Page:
A few hundred thousand years ago, human beings began to develop spoken language. Although the first words spoken are lost to (pre)history, they were undoubtedly related to food and the struggle to survive. As night fell over that first day of human speech, however, Homo sapiens all over the planet peered into the sky and uttered one of man’s deepest obsessions:
Just as mankind was becoming self-aware, he was also becoming aware of the wonders of the unknown. Just beginning to grasp the concept of what is here and what is there, early humans must have been filled with awe to discover a place that was so far from here that it was beyond there. Driven perhaps by evolutionary tendencies, mankind began to collectively scheme about that space that defied their exploration.
Most of the world’s prehistoric sites are devoted to a study of the sky. Acting variously as solar or lunar calendars, these structures reflect one of the few unifying characteristics of human beings all over the world: the desire to understand space.
For hundreds of thousands of years, structures eerily similar to the one above were constructed by cultures all over the world.
As time moved on — something we noted because of our study of the stars — human beings began to explore our planet. We traveled to every continent, conquered, retreated, and reconquered every land, and navigated every sea. All of these things we accomplished so easily and so quickly. Man, the great explorer, had seen every bit of Earth.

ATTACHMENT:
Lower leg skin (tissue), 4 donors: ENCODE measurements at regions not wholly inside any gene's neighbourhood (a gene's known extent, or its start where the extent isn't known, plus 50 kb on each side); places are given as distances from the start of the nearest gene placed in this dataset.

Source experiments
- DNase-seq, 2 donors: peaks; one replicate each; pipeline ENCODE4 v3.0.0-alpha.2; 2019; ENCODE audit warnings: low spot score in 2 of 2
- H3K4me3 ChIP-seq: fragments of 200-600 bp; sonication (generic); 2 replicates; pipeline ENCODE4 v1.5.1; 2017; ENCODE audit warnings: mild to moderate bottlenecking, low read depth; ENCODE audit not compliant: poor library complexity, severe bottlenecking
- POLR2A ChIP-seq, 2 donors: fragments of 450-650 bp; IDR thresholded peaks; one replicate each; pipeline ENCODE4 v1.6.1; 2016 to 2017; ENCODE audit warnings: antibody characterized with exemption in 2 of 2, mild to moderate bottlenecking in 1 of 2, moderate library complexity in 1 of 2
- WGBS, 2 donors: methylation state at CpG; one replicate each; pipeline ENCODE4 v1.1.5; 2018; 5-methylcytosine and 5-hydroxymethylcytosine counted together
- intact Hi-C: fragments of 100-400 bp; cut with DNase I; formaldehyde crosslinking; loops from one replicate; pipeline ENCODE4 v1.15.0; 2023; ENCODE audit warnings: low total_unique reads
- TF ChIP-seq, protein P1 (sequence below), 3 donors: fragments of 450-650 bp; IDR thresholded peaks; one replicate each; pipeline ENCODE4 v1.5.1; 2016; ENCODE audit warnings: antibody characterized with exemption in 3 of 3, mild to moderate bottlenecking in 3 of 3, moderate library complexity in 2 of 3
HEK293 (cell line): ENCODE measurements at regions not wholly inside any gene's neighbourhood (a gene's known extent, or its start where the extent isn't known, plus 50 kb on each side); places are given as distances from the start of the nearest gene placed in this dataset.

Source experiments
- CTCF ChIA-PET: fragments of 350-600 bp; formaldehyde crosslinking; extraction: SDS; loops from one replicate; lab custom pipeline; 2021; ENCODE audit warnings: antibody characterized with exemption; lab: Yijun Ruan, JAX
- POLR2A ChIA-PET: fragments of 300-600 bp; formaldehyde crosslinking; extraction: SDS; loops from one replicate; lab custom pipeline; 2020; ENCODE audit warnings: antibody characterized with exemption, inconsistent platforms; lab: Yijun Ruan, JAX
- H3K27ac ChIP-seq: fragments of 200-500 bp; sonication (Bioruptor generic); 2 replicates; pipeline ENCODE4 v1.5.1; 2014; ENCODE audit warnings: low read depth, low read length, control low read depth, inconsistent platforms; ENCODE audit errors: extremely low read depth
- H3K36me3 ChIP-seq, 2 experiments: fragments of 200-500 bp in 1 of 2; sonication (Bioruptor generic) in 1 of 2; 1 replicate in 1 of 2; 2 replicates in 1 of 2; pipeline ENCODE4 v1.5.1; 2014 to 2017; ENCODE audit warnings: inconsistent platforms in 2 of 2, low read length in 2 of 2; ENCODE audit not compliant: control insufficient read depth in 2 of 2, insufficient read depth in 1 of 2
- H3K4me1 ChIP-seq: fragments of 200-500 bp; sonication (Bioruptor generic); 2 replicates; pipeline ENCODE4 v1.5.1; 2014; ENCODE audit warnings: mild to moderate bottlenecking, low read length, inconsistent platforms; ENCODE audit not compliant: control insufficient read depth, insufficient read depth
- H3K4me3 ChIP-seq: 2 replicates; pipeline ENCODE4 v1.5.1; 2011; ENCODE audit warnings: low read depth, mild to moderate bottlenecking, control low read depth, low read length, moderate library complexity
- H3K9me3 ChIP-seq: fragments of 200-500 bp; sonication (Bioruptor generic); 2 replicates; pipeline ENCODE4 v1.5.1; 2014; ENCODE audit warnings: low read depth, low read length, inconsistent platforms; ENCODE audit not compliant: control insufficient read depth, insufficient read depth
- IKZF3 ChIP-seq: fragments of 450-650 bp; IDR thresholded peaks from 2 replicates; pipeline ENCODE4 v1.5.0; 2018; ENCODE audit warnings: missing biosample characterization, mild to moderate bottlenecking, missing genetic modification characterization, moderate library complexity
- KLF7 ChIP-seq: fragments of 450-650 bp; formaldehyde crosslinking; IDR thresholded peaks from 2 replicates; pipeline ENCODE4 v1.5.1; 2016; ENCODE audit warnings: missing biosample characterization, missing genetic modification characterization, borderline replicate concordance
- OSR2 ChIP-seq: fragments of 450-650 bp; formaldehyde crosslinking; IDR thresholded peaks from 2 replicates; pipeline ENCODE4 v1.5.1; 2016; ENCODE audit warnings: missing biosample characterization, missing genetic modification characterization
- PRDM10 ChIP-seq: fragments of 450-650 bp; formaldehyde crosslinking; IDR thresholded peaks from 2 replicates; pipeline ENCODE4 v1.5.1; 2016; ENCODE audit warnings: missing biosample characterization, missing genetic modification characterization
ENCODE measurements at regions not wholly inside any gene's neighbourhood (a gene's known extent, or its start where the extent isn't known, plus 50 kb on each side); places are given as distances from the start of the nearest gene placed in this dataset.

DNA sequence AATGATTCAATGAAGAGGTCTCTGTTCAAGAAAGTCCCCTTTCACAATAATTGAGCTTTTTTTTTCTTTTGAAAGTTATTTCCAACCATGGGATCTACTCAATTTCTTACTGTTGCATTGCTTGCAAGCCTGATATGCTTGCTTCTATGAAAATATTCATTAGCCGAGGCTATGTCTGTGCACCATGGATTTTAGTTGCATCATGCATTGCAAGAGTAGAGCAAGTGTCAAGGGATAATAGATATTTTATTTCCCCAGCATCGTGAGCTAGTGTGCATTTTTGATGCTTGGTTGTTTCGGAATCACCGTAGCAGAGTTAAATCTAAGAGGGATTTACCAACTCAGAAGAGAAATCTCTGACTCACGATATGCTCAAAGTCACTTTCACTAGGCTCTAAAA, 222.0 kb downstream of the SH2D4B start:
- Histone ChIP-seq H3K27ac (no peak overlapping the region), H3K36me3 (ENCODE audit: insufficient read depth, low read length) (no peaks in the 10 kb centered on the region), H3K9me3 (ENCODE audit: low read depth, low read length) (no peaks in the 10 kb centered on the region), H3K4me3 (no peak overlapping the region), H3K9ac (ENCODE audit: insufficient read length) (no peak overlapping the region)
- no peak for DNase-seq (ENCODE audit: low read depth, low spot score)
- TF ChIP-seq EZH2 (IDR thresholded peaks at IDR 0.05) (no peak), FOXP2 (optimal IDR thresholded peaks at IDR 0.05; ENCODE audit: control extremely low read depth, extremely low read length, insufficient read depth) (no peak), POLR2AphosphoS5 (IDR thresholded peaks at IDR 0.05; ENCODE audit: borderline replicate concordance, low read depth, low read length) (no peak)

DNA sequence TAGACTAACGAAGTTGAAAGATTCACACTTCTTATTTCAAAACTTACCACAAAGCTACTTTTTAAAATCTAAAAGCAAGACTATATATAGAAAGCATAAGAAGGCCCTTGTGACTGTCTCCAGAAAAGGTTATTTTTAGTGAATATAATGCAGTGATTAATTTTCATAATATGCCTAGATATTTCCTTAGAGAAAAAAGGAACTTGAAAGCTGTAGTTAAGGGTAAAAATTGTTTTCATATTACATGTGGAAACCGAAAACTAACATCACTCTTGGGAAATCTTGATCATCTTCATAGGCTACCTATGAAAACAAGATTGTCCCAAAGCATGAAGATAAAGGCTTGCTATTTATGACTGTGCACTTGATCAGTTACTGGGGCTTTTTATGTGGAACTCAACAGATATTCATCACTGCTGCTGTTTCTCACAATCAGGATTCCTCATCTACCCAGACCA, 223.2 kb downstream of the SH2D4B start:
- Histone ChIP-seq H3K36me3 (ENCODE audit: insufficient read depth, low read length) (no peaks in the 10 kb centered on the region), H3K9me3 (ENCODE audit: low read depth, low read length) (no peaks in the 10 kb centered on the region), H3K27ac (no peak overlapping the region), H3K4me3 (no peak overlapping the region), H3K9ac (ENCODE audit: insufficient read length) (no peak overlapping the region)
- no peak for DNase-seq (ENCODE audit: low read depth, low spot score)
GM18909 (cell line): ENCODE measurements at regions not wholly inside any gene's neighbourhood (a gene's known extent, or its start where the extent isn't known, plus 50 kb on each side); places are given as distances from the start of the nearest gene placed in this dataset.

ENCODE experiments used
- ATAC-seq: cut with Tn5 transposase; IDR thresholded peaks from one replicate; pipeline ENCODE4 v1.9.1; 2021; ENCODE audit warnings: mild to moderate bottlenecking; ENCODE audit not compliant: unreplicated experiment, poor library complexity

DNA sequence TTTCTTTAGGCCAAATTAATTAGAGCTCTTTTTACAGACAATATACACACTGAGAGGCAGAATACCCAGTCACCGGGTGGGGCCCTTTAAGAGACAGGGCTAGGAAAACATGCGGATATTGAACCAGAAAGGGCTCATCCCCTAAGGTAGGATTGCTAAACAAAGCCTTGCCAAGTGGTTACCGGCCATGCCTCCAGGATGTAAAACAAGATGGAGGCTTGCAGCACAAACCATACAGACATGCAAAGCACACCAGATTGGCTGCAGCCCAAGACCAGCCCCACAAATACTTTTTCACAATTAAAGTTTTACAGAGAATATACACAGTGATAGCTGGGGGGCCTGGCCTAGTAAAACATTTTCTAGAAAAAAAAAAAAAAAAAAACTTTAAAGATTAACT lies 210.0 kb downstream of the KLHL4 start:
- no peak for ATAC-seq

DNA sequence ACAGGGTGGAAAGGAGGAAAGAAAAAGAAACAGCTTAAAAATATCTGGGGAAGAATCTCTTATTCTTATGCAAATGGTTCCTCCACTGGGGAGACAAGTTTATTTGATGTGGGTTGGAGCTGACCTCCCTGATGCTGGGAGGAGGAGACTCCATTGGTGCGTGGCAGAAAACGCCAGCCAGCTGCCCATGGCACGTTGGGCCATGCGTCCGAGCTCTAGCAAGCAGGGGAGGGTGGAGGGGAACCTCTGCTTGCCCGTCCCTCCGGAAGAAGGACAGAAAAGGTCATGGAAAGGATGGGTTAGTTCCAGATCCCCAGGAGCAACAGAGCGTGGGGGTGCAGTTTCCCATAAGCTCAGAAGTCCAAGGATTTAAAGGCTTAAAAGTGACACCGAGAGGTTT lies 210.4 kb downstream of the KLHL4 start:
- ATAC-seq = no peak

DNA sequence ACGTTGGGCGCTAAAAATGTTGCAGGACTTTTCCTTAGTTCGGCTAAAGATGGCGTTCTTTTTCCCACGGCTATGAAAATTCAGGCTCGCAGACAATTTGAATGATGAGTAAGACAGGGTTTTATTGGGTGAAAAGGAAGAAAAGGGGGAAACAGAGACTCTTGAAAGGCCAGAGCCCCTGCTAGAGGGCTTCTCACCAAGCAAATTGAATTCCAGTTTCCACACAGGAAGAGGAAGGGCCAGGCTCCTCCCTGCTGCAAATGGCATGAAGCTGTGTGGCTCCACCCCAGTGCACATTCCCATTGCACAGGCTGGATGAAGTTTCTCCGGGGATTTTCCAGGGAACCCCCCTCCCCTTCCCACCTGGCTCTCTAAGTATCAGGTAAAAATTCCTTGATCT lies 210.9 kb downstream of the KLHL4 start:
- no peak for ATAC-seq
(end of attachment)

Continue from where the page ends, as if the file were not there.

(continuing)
Except the outside.
Fifty years ago today, John Glenn became the first human being to ever see the whole planet from space. In a crazy moment of fierce competitive exploration, humanity had literally propelled a man into orbit around his planet of origin. Glenn returned to Earth safely three rotations later, and effectively became an instant celebrity. A hero.
Although Glenn had transformed the future of exploration forever (think about how the space race would have turned out if he had died from unknown space pathogens — a real fear at the time) and scratched the itch of man’s exploring spirit, his example only helped fuel man’s obsession with space. Although it took some 100,000 years of human history to send a man around the world in a rocket, it only took eight years to land a man on the moon after John Glenn’s spin around the globe.
Just as Glenn’s trip 50 years ago was a confidence booster for the American space program and the international community, the spirit of exploration for the betterment of our species must continue to serve as an inspiration. We can’t, as human beings, allow a 100,000 year obsession turn into a historical artifact. Sure, Newt Gingrich’s lunar colony plan is crazy, but one of humanity’s greatest accomplishment should never be abandoned. To quote an article I wrote last May (available here – http://www.meanwhileinwv.com/2011/05/former_frontier/),
… space exploration is something we need. The course of man’s history has been to continually grow and change; we can’t afford to let that stop now.